Failing to Read Readily Available Documents

CLAIM II
Appellate counsel fail to raise on appeal ,that a Brady violation had been committed and that the police detective lied on her sworn deposition; additionally, trial counsel was ineffective for not cross examining the detective about her phone results. If the jurors knew of these results, there is a high probability that the outcome of the trial would have been different. Brady v. Maryland (U.S. 1963) held that a prosecutor under the Fifth and Fourteenth amendments has a duty to disclose favorable evidence to defendants upon request, if the evidence is “material” to either guilt or punishment. The prosecutor did not disclose that the petitioner’s phone records had been subpoenaed with favorable results for the defense.
(TR page 18)
May 23rd, 2011 I wrote an Order to Produce Records for Charles Ajoloko’s cell phone and had it signed by Judge Robert M vans. These records will determine if Ajoloko was in the area during the Robbery.
June 14th, 2011 I received the results from the Order to Produce for Charles Ajoloko’s phone. I looked at the dates the Robberies occurred to see if Ajoloko was in the area. It appears Ajoloko’s cell phone was not used near the time of the Robberies.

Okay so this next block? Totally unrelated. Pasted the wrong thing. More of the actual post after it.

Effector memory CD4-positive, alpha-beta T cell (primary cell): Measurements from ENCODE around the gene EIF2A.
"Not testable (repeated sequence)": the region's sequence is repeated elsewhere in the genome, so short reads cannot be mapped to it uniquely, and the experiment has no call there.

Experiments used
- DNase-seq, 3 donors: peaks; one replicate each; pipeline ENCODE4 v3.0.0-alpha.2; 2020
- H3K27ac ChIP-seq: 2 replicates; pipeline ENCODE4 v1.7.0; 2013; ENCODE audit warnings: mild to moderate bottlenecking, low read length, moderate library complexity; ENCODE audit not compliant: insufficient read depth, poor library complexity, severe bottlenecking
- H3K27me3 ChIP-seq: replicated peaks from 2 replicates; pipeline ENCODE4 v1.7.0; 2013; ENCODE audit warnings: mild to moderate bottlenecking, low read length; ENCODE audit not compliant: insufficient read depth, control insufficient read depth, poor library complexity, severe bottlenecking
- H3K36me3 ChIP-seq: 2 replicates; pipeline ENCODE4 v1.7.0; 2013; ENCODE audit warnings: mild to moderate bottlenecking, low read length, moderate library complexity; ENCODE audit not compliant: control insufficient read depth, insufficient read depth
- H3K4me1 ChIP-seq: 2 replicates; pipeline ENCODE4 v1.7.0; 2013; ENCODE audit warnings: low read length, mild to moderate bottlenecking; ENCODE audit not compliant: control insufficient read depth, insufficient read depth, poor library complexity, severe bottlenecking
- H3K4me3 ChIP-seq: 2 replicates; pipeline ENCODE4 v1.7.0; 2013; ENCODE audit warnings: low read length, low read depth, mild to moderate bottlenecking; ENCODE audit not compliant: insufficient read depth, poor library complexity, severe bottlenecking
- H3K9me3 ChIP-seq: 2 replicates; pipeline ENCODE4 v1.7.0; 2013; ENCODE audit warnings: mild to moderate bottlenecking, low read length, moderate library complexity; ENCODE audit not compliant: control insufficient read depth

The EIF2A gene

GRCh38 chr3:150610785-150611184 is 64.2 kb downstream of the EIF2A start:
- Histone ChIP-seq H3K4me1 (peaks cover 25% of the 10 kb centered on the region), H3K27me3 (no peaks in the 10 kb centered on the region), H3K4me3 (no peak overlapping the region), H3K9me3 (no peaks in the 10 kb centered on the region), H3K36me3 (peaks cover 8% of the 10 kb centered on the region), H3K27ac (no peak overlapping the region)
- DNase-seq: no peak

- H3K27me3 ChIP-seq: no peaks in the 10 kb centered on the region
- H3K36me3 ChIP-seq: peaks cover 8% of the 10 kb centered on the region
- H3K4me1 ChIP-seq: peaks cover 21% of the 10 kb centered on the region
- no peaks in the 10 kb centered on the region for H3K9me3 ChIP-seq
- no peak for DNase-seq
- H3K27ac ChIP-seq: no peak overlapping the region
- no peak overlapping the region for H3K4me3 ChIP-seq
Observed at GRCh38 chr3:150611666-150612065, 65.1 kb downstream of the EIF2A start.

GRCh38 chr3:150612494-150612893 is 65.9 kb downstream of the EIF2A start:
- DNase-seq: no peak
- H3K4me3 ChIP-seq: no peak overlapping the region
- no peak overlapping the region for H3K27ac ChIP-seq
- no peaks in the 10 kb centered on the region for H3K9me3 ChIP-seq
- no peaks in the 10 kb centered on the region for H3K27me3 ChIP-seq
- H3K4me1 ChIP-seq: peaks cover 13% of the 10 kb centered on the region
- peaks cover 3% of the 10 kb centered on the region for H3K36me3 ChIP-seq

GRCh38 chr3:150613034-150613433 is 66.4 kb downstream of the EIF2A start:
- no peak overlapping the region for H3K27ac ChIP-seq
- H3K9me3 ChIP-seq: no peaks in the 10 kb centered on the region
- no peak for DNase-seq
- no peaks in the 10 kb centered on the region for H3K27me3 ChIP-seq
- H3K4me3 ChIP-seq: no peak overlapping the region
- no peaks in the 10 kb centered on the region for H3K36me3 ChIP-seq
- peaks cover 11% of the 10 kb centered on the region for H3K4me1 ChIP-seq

Additionally, during the detective’s deposition of on 4/2/2012, the detective denied that she had the results. As you can see from the above dates, the detective had the results.

(TR-165)
4 Q you also acquired the phone records of
5 Mr. Ajoloko.
6 – Can you walk us through how you did
7 that or the process?
8 A I believe I used a subpoena for that. And,
9 um –no, I got an order, a court order–
10 Q Okay.
11 A — to produce. And I’m just waiting for
12 the results to get here.
13 Q Did you turn over that order to — as a
14 part of your discovery?
15 A Should have.
16 Q Because I don’t see it. I don’t see it in
17 my package.
18 A Okay. I can get it to you guys.
19 MS. MANN; I don’t think I have one
20 either.
The phone records showed that the petitioner phone was not in the area during the time of the robberies. United States v. Bagley (U.S. 1985): Refined Brady by holding that a prosecutor’s duty to disclose material favorable evidence exists regardless of whether the defendant makes a specific request.

The Court said “favorable evidence” is “material” if there is a reasonable probability that disclosure of the evidence would have produced a different outcome. A “reasonable probability” is “a probability sufficient to undermine confidence in the outcome.”

If the jurors had known that the petitioner’s phone was not in the area during the time of the robbery, it is highly probable that a different verdict may have been reached. Trial counsel cross examine the detective about the phone records. This cannot be considered trial strategy as the favorable records were beneficial to the defense.

Trial counsel is ineffective on the face, for failing to read readily available documents.


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